To begin, scientific studies have shown that those who have grades 1 or 2 spondy’s have a high percentage chance of improving how they feel by non-operative measures (rehab and exercise), so it is possible to improve how you feel through forms of exercise and stretching (by no means guaranteed, but very, very possible)….However, most exercises cause people discomfort or pain when spondy’s are present due to the fact that compensations and/or asymmetries are present and occur to help the person perform the exercise. The brain has an idea of what the exercise should feel like and is going to tell the body to complete that task no matter how it looks. And if movement issues are present, the body will work around those by cheating as much as possible.

      What I mean by this is that you may be trying to do the exercises to help how you feel, but your body may have issues present that do not allow you to perform the exercises correctly. Therefore compensations occur and often times when compensations occur during exercises stressors are placed on ligaments, tissues, muscles and areas that are not meant to handle a ton of stress (for many with spondy’s this is the low back area, but includes many other areas).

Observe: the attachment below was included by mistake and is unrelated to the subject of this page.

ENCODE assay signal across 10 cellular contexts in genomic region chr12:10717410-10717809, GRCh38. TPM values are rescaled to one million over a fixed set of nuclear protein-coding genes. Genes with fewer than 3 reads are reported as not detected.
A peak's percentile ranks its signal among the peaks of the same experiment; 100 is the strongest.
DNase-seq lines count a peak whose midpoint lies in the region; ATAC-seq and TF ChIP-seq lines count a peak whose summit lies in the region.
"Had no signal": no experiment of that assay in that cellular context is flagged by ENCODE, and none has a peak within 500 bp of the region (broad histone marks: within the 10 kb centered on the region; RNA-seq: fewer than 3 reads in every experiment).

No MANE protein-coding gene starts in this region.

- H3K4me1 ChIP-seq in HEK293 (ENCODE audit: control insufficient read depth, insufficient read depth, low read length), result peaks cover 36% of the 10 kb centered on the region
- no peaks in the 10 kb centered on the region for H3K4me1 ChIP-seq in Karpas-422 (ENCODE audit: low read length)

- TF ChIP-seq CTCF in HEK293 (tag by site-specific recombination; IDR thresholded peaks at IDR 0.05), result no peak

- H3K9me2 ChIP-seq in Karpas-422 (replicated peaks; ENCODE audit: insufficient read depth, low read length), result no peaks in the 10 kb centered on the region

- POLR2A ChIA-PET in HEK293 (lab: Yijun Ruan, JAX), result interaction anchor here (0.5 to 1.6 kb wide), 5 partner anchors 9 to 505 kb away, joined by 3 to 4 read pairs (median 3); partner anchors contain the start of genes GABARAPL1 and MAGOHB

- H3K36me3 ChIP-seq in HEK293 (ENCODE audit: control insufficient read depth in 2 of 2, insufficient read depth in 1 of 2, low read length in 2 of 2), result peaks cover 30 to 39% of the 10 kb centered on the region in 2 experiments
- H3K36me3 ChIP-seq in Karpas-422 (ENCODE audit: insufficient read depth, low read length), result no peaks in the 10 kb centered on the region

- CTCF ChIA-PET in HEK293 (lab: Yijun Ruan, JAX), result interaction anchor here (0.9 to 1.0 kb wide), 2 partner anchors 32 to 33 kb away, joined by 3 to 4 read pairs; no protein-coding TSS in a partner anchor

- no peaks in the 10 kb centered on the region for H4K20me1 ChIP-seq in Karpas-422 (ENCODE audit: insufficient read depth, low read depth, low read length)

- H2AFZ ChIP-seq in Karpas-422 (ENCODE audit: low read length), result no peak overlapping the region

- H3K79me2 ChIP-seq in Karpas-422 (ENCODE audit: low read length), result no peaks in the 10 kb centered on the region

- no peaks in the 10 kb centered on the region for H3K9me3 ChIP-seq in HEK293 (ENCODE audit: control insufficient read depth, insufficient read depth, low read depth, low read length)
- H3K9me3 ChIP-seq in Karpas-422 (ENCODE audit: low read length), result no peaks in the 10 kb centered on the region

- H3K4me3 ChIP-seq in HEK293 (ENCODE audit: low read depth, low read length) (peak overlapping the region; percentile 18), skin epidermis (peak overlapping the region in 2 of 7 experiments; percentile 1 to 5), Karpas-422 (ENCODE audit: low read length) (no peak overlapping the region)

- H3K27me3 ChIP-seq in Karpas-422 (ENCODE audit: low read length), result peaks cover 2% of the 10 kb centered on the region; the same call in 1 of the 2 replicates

Perhaps it was an old injury, years of sitting, poor daily habits, etc that have led to these pattern of bad movement and ultimately asymmetries and compensations, but the key is to get the issues addressed and corrected to provide your body with a proper foundation for movement and eventually exercise.

      So in a nutshell is not just the exercises, it is how you move as a whole to help you perform the exercises. And this is often what people overlook.

      There are several ways to go about screening your movement and there are two that we use and believe heavily in.

      For those with pain and discomfort present we strongly believe in the SFMA screening method that helps to address poor movement patterns and asymmetries throughout your entire body. You can learn more about screening methods throughout the website and on our spondy toolbox page. I encourage you to look around and learn as much as you can.

      Thanks for the comment and best of luck!

  5. Donna
    3 years ago

    Do you know any therapist in Little Rock Ar. that deal with us spondy patients? I actually live in No.little rock area so any area near that. I would be appreciate of that info..Thank you

    • SpondyInfo
      3 years ago

      Hi Donna. I would be happy to share with you what I know about finding a therapist in your area. The best way to do so is to shoot me an email at info@spondyinfo.com. I hope to speak to you soon. Thanks!